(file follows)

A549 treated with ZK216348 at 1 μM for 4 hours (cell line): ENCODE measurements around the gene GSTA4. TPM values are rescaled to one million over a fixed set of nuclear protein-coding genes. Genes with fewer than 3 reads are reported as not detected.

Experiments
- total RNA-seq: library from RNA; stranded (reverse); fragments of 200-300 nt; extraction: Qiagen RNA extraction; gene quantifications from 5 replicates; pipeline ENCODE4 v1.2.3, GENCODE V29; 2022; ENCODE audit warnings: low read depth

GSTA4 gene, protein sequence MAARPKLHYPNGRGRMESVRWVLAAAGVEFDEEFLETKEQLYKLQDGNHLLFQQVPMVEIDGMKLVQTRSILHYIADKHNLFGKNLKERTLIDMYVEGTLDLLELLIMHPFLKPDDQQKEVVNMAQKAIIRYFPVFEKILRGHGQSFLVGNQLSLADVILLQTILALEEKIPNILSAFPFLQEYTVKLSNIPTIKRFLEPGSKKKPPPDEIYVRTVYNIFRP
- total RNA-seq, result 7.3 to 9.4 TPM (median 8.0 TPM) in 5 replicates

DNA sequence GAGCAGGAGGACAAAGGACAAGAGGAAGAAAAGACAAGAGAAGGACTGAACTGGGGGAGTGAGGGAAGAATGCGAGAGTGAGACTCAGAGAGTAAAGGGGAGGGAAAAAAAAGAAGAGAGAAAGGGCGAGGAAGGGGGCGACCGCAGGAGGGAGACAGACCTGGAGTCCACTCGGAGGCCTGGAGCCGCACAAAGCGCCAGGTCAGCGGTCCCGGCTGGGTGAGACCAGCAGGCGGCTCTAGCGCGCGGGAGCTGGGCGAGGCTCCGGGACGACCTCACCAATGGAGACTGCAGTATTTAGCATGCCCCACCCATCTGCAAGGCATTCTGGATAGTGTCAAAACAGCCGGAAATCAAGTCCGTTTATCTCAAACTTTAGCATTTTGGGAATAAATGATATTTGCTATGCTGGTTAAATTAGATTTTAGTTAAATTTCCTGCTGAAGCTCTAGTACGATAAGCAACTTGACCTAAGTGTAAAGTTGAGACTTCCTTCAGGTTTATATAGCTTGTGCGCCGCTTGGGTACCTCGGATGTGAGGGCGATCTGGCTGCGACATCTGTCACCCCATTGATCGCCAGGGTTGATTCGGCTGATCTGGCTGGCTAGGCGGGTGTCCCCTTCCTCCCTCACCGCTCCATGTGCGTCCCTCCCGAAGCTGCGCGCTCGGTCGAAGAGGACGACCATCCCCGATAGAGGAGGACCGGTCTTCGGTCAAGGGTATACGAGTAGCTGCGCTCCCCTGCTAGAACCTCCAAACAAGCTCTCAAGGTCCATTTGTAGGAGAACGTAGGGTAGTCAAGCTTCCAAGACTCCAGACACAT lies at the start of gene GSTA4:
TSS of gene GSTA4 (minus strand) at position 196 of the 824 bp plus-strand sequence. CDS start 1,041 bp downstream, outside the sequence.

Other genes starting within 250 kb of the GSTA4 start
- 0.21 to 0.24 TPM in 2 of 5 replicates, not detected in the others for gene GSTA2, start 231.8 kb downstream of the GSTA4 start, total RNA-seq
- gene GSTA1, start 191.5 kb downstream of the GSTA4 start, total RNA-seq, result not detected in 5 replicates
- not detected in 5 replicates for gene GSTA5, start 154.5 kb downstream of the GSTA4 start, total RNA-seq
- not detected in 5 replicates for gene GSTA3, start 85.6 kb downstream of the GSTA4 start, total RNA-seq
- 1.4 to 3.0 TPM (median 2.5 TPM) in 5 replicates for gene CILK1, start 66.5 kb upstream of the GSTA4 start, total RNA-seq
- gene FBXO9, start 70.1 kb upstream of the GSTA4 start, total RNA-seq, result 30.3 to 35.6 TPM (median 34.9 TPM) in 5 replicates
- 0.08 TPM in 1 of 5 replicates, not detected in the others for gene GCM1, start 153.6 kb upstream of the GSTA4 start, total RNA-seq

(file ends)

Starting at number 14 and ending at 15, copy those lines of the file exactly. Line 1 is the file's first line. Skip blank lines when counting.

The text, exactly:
- gene FBXO9, start 70.1 kb upstream of the GSTA4 start, total RNA-seq, result 30.3 to 35.6 TPM (median 34.9 TPM) in 5 replicates
- 0.08 TPM in 1 of 5 replicates, not detected in the others for gene GCM1, start 153.6 kb upstream of the GSTA4 start, total RNA-seq